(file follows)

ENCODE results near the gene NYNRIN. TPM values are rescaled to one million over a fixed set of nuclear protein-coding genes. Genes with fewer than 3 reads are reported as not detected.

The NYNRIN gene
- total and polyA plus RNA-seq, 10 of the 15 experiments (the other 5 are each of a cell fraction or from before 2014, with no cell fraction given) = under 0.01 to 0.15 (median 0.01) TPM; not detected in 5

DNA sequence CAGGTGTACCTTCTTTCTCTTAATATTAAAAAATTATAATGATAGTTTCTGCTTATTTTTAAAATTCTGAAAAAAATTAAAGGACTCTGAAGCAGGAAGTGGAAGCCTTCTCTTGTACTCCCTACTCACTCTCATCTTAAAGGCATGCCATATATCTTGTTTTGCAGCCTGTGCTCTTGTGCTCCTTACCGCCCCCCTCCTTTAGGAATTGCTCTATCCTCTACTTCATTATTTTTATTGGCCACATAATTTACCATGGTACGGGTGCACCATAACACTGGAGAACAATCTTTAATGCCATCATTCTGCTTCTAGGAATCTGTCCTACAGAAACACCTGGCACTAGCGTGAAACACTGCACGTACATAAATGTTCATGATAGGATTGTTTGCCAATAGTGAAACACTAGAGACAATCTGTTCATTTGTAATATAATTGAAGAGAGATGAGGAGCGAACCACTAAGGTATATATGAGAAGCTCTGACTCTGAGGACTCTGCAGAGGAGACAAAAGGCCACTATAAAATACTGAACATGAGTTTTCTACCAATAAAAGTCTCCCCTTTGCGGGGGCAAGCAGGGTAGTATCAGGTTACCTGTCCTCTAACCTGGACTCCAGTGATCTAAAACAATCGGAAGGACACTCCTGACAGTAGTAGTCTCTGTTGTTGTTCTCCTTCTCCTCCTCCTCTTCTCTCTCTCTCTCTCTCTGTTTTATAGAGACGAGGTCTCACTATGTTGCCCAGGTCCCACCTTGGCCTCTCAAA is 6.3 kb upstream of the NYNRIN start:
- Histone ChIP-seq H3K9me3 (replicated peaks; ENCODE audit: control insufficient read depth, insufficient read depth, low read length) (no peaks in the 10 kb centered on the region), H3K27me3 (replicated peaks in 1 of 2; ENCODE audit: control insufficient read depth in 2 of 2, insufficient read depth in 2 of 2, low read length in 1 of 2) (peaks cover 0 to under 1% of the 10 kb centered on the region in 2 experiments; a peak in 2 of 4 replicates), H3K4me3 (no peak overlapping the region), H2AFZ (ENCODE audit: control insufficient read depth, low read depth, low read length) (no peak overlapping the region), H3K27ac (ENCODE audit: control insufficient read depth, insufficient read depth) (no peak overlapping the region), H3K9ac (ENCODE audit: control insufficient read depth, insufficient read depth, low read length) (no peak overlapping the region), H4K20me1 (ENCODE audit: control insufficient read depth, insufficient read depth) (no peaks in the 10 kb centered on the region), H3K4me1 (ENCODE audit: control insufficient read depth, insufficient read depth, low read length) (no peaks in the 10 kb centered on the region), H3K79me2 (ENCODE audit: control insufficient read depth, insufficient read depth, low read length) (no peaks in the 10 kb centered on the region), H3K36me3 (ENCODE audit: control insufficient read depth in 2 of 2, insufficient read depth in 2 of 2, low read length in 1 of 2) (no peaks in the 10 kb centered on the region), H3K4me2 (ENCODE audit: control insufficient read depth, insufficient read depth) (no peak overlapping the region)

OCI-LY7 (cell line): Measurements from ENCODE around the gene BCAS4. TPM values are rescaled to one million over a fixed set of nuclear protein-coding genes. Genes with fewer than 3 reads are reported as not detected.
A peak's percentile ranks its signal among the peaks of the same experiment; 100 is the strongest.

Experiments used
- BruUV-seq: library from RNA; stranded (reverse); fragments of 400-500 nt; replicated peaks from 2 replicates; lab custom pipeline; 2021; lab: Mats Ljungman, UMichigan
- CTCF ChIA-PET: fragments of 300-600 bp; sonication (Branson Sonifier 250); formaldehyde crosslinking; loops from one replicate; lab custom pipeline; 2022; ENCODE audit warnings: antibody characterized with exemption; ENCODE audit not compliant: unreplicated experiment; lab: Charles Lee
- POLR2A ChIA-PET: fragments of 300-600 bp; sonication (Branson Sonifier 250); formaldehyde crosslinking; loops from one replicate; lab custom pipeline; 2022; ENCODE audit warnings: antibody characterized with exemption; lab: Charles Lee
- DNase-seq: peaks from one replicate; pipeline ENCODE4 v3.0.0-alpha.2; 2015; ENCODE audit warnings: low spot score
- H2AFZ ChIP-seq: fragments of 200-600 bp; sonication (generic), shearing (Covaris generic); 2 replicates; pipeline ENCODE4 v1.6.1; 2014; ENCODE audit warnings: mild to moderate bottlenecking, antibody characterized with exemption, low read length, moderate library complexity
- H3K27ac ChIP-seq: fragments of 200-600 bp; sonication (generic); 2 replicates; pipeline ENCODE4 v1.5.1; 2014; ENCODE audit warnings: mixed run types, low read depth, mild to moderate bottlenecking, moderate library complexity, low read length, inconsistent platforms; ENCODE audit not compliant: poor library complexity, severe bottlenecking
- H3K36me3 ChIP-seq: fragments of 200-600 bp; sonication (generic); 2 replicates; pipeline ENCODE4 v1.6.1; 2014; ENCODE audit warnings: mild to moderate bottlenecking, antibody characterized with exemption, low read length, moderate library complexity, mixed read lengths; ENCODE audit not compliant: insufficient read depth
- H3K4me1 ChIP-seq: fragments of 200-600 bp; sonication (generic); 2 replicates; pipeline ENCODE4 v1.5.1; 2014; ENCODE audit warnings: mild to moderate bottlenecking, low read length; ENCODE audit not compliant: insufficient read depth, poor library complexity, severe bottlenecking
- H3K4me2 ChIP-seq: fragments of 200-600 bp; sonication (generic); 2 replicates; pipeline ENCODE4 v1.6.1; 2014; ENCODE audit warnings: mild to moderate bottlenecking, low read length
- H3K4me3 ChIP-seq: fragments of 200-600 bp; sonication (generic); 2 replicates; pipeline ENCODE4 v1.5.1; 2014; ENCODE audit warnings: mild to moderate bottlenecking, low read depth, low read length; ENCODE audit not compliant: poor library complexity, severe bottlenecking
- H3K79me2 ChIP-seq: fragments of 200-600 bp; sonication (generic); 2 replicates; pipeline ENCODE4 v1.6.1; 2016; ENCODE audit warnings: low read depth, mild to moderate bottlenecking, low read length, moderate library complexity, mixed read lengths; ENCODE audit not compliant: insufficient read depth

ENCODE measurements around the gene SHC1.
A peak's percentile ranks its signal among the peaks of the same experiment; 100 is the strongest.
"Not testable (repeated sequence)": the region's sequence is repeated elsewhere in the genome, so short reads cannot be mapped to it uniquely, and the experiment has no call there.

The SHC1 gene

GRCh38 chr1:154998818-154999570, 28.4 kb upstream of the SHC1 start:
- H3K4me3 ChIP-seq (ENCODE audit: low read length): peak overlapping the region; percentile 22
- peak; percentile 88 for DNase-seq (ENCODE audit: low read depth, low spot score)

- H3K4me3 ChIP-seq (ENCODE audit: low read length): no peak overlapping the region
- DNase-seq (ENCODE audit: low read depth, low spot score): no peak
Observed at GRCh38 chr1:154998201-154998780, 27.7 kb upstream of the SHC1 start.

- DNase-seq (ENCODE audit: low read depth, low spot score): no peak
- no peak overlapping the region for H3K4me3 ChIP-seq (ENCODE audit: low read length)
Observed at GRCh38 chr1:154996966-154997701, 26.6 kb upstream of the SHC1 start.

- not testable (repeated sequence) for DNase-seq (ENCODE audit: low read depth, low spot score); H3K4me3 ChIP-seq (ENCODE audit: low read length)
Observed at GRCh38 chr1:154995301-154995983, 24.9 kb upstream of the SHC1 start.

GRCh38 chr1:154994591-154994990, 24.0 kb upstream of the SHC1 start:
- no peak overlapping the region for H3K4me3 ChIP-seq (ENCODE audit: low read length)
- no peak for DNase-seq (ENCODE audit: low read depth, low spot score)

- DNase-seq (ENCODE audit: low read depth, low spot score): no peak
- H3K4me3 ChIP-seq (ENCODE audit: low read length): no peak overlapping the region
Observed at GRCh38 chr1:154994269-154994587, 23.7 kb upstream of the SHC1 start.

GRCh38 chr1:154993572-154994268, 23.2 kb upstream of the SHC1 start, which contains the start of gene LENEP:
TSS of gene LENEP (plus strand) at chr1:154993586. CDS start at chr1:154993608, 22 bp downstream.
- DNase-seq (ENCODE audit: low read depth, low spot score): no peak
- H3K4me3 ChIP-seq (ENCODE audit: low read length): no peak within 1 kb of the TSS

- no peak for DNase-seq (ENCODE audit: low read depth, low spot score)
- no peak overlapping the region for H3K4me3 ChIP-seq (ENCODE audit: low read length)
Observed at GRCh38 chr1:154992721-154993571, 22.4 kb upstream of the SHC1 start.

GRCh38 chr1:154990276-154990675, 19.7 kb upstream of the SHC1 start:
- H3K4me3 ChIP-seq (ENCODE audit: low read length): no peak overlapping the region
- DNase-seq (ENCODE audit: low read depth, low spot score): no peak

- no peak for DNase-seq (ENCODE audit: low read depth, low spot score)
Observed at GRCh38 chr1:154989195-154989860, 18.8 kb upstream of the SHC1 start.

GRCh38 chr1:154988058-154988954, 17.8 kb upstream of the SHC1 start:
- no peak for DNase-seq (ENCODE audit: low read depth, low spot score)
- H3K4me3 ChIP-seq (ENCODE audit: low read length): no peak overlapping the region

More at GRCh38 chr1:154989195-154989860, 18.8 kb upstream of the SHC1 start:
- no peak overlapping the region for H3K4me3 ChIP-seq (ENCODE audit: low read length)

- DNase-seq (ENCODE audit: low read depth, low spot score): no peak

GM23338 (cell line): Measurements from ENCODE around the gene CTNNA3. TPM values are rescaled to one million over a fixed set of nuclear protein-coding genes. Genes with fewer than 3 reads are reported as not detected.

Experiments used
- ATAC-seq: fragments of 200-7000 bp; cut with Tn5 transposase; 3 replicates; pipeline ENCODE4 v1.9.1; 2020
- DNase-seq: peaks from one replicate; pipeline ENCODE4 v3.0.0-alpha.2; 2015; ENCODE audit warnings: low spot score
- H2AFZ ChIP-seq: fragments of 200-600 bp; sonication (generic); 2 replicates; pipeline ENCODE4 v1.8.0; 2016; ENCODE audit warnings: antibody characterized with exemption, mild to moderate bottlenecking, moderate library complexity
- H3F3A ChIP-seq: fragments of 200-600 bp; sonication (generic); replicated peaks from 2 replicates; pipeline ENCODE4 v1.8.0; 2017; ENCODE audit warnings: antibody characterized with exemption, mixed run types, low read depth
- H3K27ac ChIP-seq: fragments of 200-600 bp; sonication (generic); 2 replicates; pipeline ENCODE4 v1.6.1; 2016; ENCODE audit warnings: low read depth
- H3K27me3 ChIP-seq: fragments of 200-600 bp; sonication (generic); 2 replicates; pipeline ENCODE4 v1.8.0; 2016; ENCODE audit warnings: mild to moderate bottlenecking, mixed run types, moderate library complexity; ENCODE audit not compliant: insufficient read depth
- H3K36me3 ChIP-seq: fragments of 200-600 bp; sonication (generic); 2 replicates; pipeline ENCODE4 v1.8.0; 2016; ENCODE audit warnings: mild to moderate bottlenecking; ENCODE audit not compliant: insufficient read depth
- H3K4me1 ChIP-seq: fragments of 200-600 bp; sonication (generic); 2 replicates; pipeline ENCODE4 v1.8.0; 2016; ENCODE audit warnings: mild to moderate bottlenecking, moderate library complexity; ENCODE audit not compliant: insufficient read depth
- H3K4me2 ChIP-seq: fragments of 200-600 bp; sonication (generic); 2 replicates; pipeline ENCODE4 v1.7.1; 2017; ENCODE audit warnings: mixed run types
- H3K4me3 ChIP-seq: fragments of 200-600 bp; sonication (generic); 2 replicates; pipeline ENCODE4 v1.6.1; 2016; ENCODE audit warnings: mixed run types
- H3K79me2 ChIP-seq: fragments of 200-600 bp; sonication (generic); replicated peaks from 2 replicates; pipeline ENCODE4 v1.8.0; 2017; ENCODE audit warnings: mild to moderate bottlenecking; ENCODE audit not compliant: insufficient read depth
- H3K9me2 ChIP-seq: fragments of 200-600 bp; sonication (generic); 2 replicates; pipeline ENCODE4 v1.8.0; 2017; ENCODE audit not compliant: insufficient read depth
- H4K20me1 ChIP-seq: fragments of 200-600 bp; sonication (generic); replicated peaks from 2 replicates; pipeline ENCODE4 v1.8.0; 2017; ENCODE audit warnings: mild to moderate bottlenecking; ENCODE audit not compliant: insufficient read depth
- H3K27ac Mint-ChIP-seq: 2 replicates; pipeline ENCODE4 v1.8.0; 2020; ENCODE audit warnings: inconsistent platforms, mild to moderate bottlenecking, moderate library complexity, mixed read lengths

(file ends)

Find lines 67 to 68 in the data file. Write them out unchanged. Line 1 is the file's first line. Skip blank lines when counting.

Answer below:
- H3K36me3 ChIP-seq: fragments of 200-600 bp; sonication (generic); 2 replicates; pipeline ENCODE4 v1.8.0; 2016; ENCODE audit warnings: mild to moderate bottlenecking; ENCODE audit not compliant: insufficient read depth
- H3K4me1 ChIP-seq: fragments of 200-600 bp; sonication (generic); 2 replicates; pipeline ENCODE4 v1.8.0; 2016; ENCODE audit warnings: mild to moderate bottlenecking, moderate library complexity; ENCODE audit not compliant: insufficient read depth